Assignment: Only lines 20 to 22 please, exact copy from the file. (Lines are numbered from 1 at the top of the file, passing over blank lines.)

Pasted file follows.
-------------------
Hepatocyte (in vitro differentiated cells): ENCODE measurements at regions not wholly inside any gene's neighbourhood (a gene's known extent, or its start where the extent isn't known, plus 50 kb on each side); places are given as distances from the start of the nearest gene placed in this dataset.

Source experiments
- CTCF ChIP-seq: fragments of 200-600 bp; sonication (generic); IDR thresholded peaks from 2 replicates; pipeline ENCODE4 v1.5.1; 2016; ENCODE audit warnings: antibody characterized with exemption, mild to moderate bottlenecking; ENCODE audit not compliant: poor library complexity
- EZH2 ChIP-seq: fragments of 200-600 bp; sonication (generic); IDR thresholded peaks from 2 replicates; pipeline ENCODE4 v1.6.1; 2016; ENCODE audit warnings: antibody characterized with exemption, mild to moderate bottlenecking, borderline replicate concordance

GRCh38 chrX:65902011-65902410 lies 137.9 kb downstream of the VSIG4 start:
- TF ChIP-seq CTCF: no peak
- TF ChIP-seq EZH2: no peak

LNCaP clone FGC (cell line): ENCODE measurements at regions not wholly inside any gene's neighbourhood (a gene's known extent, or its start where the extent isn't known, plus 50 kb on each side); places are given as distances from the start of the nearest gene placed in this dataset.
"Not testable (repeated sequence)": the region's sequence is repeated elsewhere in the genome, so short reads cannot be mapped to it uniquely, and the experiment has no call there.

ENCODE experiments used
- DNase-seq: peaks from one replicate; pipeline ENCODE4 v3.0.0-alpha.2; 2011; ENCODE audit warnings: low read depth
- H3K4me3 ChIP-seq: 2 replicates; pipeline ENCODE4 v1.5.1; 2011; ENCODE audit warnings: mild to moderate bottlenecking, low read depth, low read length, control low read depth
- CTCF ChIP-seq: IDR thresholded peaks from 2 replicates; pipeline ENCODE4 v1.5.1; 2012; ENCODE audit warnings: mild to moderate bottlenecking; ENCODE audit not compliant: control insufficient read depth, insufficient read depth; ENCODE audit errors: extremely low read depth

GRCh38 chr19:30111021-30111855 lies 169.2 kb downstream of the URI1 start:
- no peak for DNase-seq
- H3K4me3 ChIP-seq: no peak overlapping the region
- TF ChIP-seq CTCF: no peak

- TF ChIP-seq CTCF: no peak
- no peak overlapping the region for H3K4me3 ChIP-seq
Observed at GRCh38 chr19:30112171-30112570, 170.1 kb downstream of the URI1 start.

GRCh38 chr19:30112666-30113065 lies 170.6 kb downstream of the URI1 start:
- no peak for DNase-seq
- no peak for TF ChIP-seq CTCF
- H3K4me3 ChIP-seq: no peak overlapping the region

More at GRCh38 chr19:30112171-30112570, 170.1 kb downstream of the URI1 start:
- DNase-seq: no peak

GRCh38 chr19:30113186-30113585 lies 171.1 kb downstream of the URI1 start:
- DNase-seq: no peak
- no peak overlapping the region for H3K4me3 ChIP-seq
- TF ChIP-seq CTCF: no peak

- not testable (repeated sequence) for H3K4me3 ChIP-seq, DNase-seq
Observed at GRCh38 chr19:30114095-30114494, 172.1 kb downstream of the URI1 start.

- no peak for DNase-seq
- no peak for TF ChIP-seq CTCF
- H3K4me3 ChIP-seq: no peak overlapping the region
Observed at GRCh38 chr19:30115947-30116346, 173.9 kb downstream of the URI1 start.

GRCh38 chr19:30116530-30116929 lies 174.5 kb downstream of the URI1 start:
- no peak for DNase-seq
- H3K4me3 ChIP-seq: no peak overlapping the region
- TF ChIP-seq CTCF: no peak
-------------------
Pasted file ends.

Observed at GRCh38 chr19:30112171-30112570, 170.1 kb downstream of the URI1 start.

GRCh38 chr19:30112666-30113065 lies 170.6 kb downstream of the URI1 start:
- no peak for DNase-seq